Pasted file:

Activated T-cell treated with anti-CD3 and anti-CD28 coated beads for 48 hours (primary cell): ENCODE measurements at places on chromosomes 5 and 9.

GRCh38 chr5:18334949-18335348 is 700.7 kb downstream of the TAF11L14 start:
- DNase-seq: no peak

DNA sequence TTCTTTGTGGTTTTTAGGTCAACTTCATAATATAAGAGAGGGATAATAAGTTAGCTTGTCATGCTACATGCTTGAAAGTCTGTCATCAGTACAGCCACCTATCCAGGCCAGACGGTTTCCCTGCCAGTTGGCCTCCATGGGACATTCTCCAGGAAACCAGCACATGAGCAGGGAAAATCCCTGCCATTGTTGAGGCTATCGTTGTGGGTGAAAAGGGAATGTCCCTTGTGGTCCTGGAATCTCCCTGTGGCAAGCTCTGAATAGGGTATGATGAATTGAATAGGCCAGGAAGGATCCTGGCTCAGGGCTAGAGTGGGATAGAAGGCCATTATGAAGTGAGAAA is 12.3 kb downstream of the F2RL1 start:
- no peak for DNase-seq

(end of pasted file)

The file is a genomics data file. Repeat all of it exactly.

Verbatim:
Activated T-cell treated with anti-CD3 and anti-CD28 coated beads for 48 hours (primary cell): ENCODE measurements at places on chromosomes 5 and 9.

GRCh38 chr5:18334949-18335348 is 700.7 kb downstream of the TAF11L14 start:
- DNase-seq: no peak

DNA sequence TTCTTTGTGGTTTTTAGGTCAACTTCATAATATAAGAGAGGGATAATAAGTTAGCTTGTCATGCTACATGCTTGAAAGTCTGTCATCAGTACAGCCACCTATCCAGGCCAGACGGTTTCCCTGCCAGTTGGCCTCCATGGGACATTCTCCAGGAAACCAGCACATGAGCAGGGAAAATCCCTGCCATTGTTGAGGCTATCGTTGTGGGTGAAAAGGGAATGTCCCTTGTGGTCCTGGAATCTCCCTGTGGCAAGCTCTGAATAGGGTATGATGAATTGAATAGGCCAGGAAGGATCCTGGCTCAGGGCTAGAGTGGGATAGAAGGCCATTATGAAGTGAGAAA is 12.3 kb downstream of the F2RL1 start:
- no peak for DNase-seq